Bachman Academy partners with Volkswagen
by SARA DAWSON, Banner Staff Writer
Mar 24, 2013 | 1686 views | 0 0 comments | 13 13 recommendations | email to a friend | print
Wetland birdhouses
BACHMAN ACADEMY STUDENT Noah Tobitt uses an electric hand sander to prepare lumber for birdhouses. All of the wood for the Science Week project comes from recycled pallets provided by the Volkswagen plant in Chattanooga to build the birdhouses for the wetlands area adjacent to the plant. Inset photos, right, are images of the type of birdhouses that could be built.
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Bachman Academy students will be “thinking blue” as they participate in a schoolwide science week at the beginning of April. The school will be partnering with the Volkswagen plant in Chattanooga to build birdhouses for the plant’s large wetlands area.

Volkswagen preserves the marshy land adjacent to the Chattanooga plant as part of the corporationwide Think Blue initiative through which the company wishes to lead by example in making it possible for industry and natural environments to coexist peacefully.

Thanks in part to grants for the advancement of STEM areas — science, technology, engineering and math — in the school, Bachman’s academic coordinator Sarah Wolverton began planning the week of science-related activities and had the idea to visit the Volkswagen wetlands.

As environmental specialists for the Chattanooga plant and Wolverton discussed the possibility of touring the area, Wolverton mentioned Bachman Academy’s service-learning initiative and asked if there was anything the students could help with in the wetlands area.

Environmental specialist Kaye Fiorello explained they were looking to assemble birdhouses for the area to attract different kinds of birds and build up the wetlands.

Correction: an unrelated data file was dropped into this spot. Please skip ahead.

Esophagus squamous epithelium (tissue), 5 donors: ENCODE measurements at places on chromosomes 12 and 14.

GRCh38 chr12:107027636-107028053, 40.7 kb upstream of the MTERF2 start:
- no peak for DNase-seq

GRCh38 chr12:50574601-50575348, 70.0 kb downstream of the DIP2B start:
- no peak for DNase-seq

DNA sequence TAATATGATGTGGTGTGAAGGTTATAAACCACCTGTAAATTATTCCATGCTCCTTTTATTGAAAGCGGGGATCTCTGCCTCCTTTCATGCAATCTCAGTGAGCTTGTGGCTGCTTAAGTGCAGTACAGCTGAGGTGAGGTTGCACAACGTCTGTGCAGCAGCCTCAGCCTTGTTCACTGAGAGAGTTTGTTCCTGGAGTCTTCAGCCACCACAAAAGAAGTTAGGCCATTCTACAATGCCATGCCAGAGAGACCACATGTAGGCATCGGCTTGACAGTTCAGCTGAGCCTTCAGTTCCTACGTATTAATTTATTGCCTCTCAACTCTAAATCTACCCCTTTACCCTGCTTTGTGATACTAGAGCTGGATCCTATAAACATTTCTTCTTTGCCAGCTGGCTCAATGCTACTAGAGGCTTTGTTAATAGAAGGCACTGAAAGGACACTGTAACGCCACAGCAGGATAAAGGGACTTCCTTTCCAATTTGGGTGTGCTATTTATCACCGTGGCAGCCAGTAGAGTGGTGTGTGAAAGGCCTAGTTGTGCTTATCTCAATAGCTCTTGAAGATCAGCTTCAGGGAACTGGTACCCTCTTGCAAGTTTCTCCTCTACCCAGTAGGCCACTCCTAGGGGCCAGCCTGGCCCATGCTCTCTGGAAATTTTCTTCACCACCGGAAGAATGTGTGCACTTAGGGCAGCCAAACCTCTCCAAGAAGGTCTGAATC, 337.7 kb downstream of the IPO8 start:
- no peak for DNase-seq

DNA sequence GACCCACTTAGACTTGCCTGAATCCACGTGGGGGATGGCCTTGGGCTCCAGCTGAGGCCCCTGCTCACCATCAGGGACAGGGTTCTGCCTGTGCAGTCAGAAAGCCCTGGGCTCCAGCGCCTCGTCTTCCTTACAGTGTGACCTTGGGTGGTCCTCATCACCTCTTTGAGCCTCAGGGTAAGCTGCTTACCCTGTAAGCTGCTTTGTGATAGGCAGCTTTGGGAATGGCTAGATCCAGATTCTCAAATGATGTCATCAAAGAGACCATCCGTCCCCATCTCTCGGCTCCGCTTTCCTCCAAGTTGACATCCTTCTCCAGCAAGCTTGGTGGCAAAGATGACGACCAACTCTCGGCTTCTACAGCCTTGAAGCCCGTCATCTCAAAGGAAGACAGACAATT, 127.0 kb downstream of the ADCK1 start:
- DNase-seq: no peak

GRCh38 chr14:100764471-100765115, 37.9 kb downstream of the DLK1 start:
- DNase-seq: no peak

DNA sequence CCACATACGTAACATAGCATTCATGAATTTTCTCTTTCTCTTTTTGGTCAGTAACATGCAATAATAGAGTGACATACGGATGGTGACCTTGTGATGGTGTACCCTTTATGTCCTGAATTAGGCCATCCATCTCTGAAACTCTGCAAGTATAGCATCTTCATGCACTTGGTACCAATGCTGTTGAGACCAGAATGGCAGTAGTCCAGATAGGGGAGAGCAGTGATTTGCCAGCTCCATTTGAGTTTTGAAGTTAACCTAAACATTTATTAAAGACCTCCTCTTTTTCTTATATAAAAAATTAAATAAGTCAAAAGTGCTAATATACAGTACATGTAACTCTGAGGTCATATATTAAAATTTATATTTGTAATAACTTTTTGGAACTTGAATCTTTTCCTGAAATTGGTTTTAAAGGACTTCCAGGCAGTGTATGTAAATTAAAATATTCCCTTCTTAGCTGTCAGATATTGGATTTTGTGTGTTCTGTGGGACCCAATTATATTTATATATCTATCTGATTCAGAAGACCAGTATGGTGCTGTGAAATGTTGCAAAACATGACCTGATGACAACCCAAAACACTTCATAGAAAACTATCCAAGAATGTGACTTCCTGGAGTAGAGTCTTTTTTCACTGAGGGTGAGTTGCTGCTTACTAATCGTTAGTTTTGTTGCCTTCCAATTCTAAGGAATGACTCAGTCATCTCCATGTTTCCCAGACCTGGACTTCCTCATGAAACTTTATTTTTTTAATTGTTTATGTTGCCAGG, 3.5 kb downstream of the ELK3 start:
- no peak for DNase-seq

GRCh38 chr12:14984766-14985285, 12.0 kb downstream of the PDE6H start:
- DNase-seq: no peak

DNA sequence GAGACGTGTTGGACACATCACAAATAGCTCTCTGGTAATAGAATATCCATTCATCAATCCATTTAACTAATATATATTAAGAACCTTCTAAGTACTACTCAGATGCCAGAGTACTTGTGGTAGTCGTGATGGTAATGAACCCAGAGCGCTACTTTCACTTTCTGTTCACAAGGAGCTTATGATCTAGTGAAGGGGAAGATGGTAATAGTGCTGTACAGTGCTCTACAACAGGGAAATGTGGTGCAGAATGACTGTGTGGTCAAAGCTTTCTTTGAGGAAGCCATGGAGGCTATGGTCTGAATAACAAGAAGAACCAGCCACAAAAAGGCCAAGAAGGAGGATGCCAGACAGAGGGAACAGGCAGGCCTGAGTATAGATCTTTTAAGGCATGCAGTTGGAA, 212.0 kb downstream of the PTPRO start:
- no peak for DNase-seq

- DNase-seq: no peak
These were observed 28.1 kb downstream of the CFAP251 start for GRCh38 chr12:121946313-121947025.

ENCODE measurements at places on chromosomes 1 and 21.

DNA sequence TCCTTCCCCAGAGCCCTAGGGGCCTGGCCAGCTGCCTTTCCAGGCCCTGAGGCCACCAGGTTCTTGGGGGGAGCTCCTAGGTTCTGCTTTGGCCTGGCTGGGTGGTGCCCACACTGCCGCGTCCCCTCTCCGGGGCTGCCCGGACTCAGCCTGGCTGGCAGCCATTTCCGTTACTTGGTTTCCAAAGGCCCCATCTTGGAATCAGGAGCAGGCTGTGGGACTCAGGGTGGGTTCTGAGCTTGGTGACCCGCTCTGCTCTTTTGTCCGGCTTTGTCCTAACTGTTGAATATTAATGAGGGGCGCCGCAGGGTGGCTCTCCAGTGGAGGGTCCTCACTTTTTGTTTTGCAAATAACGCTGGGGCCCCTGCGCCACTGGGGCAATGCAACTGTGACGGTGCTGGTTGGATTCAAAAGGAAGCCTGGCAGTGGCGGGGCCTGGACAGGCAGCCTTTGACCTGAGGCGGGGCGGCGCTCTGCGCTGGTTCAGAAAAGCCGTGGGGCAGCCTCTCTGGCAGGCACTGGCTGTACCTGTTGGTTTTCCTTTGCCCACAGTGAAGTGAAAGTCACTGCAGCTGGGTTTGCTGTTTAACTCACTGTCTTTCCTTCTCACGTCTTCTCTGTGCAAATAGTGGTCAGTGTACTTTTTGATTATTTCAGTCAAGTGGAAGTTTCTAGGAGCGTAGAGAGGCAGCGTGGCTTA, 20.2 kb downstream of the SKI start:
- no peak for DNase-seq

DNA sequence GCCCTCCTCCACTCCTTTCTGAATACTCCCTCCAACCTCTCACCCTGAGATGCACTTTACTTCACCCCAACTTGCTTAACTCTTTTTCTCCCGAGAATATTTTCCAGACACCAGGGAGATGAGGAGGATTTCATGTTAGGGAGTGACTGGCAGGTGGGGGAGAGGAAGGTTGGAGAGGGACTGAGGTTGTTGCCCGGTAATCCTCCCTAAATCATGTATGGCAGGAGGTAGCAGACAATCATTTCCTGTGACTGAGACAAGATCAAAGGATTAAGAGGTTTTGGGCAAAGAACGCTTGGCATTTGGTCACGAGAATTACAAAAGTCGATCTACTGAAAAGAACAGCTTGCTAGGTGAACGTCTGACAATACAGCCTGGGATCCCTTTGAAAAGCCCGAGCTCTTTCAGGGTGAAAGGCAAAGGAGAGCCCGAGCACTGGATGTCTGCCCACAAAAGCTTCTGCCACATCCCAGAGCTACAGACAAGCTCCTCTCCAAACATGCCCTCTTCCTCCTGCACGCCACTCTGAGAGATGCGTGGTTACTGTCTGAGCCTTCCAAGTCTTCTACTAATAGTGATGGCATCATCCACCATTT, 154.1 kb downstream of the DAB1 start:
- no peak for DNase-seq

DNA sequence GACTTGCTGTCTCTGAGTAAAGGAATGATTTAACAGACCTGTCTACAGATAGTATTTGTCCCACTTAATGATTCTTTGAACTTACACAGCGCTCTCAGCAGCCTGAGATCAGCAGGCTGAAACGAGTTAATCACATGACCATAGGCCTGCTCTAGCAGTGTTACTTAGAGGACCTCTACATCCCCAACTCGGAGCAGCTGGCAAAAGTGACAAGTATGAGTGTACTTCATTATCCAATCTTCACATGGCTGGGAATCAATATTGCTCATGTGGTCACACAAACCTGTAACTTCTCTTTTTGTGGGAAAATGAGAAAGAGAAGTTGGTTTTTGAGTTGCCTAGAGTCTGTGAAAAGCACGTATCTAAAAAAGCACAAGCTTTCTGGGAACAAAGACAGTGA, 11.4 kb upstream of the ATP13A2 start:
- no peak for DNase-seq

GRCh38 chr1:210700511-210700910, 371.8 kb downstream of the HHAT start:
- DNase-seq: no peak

Since one of Bachman Academy’s many programs is a woodworking shop, Wolverton immediately saw a way to help the Volkswagen environmental specialists and engage her students in service and leadership while learning about science.

“We try to give the students opportunities to be leaders in a safe environment,” Wolverton said.

The woodworking students at Bachman will lead their peers in learning how to assemble the different birdhouses, and the students will place the birdhouses in the wetlands area when they visit at the end of the week.

Fiorello said that environmental specialists have studied the wildlife in the marsh area and determined that approximately 65 different types of birds are on the site and have provided the plans for building different birdhouses.

“The kids have to understand the balance,” Fiorello said, adding that students will learn about the birds for which they are building houses as well as the other components of the food chain in the wetlands.

“[Bachman students] are hands-on visual learners,” said Anne Cadle, Bachman Academy’s development coordinator. Cadle and Wolverton are planning a variety of activities leading up to the trip to the wetlands so that students understand how important this type of ecosystem is as well as the effects their birdhouses will have on the area.

The Chattanooga plant has done many other things to “build the building around the environment,” Fiorello said, including powering up an 80-acre solar park as part of the Think Blue initiative, the largest solar park in Tennessee.

Bachman students will also have the opportunity to see the array of solar panels from afar and interact with a model explaining how the solar park generates electricity during their visit to the plant site.

Volkswagen will also be providing the materials to build the birdhouses by recycling pallets from the plant for the project.

Students will be building the houses on April 3 during science week at the school, then will travel to Volkswagen on April 5 to visit the wetlands.

Bachman Academy is a private boarding and day school located in McDonald. The school serves students with learning differences in grades 6 through 12.